When advising new clients, one of the most common discussion points I make is about IRAs. I talk about the general misconception of pre-tax savings and specifically the inadequacy of the traditional IRA.
While I praise clients for doing such a good job of saving for retirement, I also give caution about the one-size-fits-all misguidance of conventional wisdom on tax-deferred savings vehicles.
What Kills the Traditional IRA
The general advice to build the retirement nest egg with a traditional IRA is based on the supposed advantage of pre-tax savings. The whole idea of tax deferral is to “defer” current taxes until retirement, when the client will presumably be in a lower tax bracket. But this advice ignores the worst enemy of the long-term investor — inflation.
Consider this example: Let’s say a couple with 30 years to go until retirement is wanting to increase their retirement savings with a traditional IRA:
- Their household gross income is $50,000, which matches that of the average U.S. household and places them in the 15% federal tax bracket.
- They get a modest raise in salary each year of 4%, which is a rate just barely above that of average inflation.
- They also contribute 6% of their income (just enough to receive the “company match”) to their 401(k).
- When they reach age 50, they increase their pre-tax contributions to the current maximum, which is $13,000 ($6500 each).
- After 20 years of saving, the couple’s gross income is $111,000. After deducting IRA and 401(k) contributions, as well as other deductions, their taxable income is easily below $80,000.
- Tax brackets and standard deductions increase with inflation over time (I calculated 3.3% average annual increase since 1994), which means the couple is still in the 15% tax bracket after the first 20 years.
- At the beginning of retirement, 30 years after starting their IRA savings, their gross household income has grown to $165,675. Using the conventional 80% wage replacement rate, their first year’s IRA withdrawal is $132,540.
- Based upon historic tax rate data found on the Tax Foundation website, and a few simple keystrokes on my financial calculator, the inflation-adjusted federal tax rate for the couple is still in the 15% bracket.
Inflation Not the Only Threat to Traditional IRA Savings
In summary, after modest increases in annual income, and after including inflation-adjusted annual increases in tax rates and standard deductions, one can see how so many otherwise smart savers and investors are not receiving the expected tax-deferral benefits of the traditional IRA.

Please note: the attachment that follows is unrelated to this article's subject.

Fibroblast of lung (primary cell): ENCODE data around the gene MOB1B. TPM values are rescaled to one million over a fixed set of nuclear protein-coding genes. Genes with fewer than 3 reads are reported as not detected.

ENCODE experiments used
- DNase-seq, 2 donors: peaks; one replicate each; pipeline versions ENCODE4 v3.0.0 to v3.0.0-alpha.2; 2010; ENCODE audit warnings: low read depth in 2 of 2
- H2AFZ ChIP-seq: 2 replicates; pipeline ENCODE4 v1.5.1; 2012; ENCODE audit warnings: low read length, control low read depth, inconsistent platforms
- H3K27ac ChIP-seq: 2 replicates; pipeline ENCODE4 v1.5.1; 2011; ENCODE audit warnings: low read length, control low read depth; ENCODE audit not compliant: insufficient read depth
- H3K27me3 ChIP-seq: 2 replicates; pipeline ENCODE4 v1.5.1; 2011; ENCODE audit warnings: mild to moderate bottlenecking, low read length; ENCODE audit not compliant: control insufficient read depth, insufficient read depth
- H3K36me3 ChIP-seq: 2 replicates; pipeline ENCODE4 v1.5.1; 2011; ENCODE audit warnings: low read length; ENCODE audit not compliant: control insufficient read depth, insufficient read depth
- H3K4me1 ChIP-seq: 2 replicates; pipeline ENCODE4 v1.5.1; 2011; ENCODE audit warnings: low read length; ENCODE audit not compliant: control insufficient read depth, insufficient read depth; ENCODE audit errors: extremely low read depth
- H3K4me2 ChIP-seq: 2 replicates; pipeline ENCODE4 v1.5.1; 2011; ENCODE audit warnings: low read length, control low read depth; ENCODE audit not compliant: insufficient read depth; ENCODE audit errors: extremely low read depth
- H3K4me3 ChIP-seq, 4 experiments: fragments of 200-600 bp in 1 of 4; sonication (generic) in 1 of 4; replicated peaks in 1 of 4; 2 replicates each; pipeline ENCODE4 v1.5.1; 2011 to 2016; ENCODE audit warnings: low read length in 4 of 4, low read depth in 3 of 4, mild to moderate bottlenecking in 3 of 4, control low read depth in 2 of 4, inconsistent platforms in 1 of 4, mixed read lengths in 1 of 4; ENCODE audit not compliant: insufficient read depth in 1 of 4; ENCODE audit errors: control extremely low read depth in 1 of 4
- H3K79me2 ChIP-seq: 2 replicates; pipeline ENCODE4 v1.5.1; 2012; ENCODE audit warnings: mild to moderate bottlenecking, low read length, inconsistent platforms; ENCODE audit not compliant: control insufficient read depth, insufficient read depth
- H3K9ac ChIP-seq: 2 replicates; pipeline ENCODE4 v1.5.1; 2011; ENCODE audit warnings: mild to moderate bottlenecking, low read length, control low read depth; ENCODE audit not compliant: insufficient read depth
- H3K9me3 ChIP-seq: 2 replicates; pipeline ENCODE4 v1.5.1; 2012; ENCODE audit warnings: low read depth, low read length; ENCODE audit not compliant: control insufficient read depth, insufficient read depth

In fact, some savers can end up in a higher tax bracket in retirement, especially if the IRA is the sole source of retirement income. But even if the retiree receives Social Security payments, which could then reduce taxable distributions of an IRA, there is no assurance they they will be in a lower tax bracket than in their savings years, which again is the whole premise of pre-tax savings in an IRA!
Also, the previous example does not assume that tax rates will go up, which is possible, considering tax rates are now lower than they were 30 years ago and high government spending in recent decades puts pressure on tax rates to move higher in future decades. Therefore, inflation is not the only potential killer of the traditional IRA — higher tax rates may also be a culprit, at least at some point in the future.
Best Alternatives to the Traditional IRA
Fortunately, there is another piece of conventional wisdom that makes sense for retirement savers: If the individual has a 401(k), it is best to contribute just enough to receive the employer match (never give up “free” money!). If the saver can afford to contribute money above that amount, they can put after-tax dollars into a Roth IRA, up to the maximum contribution amount, which is $5500 in 2014 for individuals.
If they are fortunate enough to have money above that amount, they can consider saving in a variable annuity, which, similar to a Roth IRA, is funded with after-tax dollars and grows tax-deferred. However, keep in mind that annuity withdrawals are taxed on a last-in, first-out (LIFO) basis, so earnings are taxed first as ordinary income, while any amount in excess of earnings is taken from the principal amount and is nontaxable.
Personally, I rarely see cases where the traditional IRA makes sense. Even those savers who are now in higher tax brackets are priced out of contributing pre-tax dollars because their income is too high. Those individuals with the best chance of benefiting from the tax-deferral of a traditional IRA are the ones that remain just above the 15% tax bracket (paying 25%) during their saving years and their lifestyle in retirement enables them to drop back down to the 15% rate, during the distribution years.
But how many people does this benefit? Very few, in my experience. If the traditional IRA isn’t already dead, it will be soon enough.